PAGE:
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Why My 2019 Diversification Plans Include Buying More Stocks

07 Jan
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Why My 2019 Diversification Plans Include Buying More Stocks

Why 2019 Is The Year I’m Getting Out Of Global Real Estate

As a New Year’s exercise last year, I ran the numbers for a rough comparison.

I was wondering how the US$50,000 I had invested in real estate 20 years prior and rolled over in series into new properties over the course of ensuing two decades had fared…

Compared with the return I would have earned over that period had I put that US$50,000 into an S&P index fund.

My finding?

The annualized compounded return (IRR) from my series of real estate investments over two-and-a-half decades was a bit greater than what I would have earned from the index fund.

All these years I’ve wondered if my personal avoidance of stocks as an investment class has helped or hindered my ability to grow wealth. I wanted to try to find an answer to that question.

Turns out my strategy has paid off… though one reader didn’t see it that way.

When I published my conclusions, one reader wrote to tell me that his stock portfolio was up something like 81% in 2017 alone—well ahead of any of the indices. This edge over standard returns, he told me, was the result of research and personal savvy. He’d been able to beat the averages.

Fair enough. Maybe the guy should launch a hedge fund.

This New Year the stock landscape is a different scene. The market’s fall over the final quarter of 2018 wiped out all the year’s gains and then some. Friends with big portfolios are understandably unhappy about their paper losses.

Many are looking to sell some percentage of their stock holdings and to diversify into real estate.

My current investment portfolio is something like 97% real estate, 1% cash, 1% stocks, and 1% gold. One of my 2019 resolutions is to reduce the real estate percentage and increase the stock percentage.

You could call me the ultimate contrarian.

My Quest For A Truly Diversified Portfolio

In October I began a program of stock purchases. Timing couldn’t have been worse. Every stock I’ve invested in is down…

With one exception—a recommendation from a friend that earned me a gain of 49% in two months.

The trouble for me is that, unlike the reader who wrote in last year to tell me it’s possible to beat the S&P averages with focused research, I don’t have much time to devote to this.

I know enough to know what I don’t know, to recognize my limitations…

And to establish connections with people whose experience and expertise can fill in my gaps.

One such person is Leon Wilfan. He’s the one who gave me the stock tip that earned me 49% in a just a couple months. That tip came before Leon started writing for sister e-letter Cashflow For Retirement and his new advisory service True Retirement Wealth.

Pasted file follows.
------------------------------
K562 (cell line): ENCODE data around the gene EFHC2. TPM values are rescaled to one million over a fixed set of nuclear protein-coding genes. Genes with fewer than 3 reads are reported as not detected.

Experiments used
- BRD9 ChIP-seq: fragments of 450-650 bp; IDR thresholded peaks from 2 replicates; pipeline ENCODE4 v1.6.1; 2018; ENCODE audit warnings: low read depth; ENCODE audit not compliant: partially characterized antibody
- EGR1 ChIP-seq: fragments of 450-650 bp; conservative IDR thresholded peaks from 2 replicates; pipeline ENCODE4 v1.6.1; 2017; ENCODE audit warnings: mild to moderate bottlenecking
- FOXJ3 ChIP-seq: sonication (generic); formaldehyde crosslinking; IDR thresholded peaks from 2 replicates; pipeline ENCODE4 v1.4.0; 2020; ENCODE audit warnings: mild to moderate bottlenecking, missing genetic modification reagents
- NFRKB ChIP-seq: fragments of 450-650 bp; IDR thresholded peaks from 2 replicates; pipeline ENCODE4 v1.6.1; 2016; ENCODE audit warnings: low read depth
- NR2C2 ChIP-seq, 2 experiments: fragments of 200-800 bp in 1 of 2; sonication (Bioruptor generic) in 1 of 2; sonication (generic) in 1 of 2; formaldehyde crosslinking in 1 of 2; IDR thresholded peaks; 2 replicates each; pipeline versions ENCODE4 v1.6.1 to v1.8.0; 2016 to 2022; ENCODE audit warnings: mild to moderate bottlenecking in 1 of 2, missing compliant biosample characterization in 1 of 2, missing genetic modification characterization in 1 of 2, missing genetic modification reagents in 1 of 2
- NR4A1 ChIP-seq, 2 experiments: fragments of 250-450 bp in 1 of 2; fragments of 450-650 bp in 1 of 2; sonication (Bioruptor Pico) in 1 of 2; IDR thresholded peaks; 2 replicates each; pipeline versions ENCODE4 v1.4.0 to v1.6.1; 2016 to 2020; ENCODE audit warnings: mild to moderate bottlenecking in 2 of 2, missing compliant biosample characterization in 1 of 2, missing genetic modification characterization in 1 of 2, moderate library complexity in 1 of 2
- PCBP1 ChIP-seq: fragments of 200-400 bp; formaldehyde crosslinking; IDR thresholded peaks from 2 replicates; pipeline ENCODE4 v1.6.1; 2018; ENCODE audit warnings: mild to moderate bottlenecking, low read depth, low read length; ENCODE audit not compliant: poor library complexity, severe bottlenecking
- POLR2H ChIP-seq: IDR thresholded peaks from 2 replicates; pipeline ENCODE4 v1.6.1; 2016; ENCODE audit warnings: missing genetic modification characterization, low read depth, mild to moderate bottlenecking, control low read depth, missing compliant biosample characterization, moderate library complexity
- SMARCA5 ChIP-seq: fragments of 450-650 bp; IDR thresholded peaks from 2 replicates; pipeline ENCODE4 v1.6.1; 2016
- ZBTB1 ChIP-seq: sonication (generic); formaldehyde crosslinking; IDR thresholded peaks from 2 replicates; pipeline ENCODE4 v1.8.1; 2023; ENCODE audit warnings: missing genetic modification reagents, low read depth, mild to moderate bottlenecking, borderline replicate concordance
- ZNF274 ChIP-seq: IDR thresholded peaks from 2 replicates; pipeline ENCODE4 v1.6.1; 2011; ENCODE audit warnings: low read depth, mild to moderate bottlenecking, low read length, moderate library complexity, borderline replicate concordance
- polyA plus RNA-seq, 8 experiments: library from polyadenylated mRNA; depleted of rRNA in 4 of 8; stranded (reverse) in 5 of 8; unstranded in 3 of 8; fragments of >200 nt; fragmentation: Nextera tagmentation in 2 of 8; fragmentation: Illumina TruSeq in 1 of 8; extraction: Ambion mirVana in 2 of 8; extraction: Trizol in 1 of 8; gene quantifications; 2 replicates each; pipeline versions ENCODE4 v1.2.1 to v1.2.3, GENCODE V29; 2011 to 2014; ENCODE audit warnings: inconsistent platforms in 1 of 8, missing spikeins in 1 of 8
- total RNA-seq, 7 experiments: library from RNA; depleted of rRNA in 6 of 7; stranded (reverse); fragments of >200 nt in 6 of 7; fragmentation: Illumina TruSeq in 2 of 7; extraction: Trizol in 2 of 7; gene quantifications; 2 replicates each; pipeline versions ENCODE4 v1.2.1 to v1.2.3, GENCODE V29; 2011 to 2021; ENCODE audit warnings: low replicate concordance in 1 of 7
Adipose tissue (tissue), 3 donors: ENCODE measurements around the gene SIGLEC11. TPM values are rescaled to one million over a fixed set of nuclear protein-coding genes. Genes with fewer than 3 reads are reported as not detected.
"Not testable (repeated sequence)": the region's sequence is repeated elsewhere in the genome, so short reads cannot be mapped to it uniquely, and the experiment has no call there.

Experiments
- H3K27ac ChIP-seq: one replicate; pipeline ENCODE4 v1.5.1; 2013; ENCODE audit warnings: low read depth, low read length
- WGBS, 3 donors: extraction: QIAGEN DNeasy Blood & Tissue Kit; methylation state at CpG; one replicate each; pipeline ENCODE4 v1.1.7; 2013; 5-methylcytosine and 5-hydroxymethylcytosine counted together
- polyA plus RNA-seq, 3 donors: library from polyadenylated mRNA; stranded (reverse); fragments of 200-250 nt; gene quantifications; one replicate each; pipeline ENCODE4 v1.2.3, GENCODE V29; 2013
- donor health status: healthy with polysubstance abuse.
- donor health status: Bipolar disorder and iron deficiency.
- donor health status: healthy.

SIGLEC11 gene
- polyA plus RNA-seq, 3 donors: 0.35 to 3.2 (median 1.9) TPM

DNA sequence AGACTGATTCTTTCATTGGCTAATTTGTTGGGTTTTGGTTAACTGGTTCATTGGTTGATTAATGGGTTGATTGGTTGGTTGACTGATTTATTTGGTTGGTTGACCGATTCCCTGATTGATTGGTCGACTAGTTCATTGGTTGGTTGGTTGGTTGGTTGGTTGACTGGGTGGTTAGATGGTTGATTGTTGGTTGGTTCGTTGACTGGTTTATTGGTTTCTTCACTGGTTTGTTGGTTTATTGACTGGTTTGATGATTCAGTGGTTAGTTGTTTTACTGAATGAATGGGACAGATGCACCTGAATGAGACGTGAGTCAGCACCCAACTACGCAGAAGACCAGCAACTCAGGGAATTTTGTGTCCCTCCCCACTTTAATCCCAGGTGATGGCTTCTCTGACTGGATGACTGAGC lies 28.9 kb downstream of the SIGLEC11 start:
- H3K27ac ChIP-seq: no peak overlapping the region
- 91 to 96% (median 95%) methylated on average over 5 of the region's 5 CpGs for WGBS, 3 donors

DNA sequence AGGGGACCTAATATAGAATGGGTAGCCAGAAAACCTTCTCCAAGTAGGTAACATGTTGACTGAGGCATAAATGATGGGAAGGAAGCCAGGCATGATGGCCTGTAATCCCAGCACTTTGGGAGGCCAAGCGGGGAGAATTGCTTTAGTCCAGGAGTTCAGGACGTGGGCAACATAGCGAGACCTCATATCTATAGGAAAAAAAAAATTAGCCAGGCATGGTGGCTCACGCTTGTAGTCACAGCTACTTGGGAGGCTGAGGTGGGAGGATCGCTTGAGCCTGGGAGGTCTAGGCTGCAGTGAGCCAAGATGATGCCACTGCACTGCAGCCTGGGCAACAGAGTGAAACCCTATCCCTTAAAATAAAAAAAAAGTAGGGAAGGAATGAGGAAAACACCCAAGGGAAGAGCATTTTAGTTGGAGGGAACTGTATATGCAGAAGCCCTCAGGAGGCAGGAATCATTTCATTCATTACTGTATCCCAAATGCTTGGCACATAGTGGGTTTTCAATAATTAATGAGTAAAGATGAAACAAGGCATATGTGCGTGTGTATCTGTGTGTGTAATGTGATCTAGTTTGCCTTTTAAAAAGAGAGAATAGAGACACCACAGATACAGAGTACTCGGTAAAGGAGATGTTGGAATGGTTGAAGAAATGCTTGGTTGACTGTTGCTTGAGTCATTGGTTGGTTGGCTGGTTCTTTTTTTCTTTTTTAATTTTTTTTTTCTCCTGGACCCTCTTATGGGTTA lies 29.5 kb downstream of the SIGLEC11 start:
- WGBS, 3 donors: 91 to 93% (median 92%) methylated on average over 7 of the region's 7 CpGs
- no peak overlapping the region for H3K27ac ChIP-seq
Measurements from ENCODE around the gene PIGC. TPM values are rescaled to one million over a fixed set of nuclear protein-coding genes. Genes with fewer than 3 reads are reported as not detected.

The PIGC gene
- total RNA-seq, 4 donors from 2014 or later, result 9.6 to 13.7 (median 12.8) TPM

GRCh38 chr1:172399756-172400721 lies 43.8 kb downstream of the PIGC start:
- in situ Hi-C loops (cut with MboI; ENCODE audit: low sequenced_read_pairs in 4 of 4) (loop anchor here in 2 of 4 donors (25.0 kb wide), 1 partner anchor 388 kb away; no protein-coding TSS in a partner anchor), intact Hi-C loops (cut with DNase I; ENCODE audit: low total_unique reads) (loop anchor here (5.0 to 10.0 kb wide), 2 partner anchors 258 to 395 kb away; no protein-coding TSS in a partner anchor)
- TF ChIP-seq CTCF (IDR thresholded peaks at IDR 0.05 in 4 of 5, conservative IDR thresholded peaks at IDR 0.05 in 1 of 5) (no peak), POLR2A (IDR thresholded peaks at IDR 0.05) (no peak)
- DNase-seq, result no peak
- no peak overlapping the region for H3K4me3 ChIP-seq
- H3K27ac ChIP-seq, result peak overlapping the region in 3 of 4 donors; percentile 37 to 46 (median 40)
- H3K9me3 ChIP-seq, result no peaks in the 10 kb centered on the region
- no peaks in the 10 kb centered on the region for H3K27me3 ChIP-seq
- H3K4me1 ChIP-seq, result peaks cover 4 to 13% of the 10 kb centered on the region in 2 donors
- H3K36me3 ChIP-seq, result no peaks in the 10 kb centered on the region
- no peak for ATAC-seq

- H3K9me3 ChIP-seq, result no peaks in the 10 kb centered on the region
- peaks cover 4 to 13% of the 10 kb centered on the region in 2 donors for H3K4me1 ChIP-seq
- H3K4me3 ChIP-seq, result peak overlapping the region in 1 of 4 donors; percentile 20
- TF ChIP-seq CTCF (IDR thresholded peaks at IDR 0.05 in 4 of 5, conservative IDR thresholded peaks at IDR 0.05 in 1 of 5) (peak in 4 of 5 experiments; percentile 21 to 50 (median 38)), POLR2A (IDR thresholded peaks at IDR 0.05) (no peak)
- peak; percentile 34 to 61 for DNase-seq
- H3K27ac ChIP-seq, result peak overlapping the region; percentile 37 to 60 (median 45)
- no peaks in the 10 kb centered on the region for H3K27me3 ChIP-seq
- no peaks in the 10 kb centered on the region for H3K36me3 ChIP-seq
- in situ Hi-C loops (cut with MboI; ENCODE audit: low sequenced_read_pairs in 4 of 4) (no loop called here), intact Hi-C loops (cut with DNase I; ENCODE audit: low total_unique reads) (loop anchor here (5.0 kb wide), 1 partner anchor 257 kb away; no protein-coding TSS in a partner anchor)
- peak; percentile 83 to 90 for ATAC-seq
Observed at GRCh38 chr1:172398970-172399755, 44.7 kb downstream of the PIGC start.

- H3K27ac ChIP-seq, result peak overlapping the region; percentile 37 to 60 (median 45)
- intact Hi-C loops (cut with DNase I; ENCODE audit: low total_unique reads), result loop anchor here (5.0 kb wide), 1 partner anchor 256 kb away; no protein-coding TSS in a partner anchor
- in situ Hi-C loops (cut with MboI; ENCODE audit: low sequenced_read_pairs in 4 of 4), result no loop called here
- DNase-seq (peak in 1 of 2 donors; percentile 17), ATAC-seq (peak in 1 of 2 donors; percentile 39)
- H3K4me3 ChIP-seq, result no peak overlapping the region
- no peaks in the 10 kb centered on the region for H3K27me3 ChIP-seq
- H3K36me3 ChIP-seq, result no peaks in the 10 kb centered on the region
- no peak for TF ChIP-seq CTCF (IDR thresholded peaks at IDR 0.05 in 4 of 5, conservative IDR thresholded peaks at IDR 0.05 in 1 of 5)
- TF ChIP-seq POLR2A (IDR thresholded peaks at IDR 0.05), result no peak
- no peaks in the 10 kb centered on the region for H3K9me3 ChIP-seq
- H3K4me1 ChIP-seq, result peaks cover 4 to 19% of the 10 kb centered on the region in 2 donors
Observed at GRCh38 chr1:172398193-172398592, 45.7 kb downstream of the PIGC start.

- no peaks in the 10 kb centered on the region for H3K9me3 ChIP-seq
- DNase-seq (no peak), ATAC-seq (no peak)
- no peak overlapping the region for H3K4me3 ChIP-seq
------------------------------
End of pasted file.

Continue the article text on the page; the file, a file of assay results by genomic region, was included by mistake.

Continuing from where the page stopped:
Now that Leon is writing for these publications, I can’t get direct recommendations anymore. I’ll have to wait to read about Leon’s picks just like all the rest of his subscribers.

I’m on board, though. I like Leon’s approach and expect to pick up more of his recommendations as he publishes them.

A friend who runs a stock brokerage firm in the Caymans has given me a hard time regarding the imbalance he perceives in my holdings for years. He understands that my property portfolio is well diversified and generating good cash flow… but he argues that’s not true diversification. I’m way too heavy into real estate from his perspective (maybe from anyone’s perspective).

Thus, again, my 2019 objective to build a more diversified total portfolio, with more weight given to stocks.

Real estate will always remain my focus and my priority. I’ve got decades of experience and know-how to do with identifying and analyzing markets and specific purchase opportunities.

Plus, I’ve always been more comfortable with real estate than with stocks. You don’t have to watch and worry about values day to day.

Also unlike stocks, you control the asset—not some over-compensated CEO. And the yield can be excellent—well into the double digits… as much as 25% or 35% per year and more.

On the other hand, real estate is illiquid.

Now that I’ve turned the corner on a half-century, I’m thinking more about retirement… a time when liquidity that isn’t tied to the sale of a piece of property can become important.

For this New Year, I’ve identified my real estate markets of focus and have made a plan for both expanding and consolidating my 20-years-in-the-making property portfolio. That’s what I know how to do.

But I’m also committed to beginning to put a greater percentage of my overall portfolio into the markets.

That’s where Leon comes in.

Lief Simon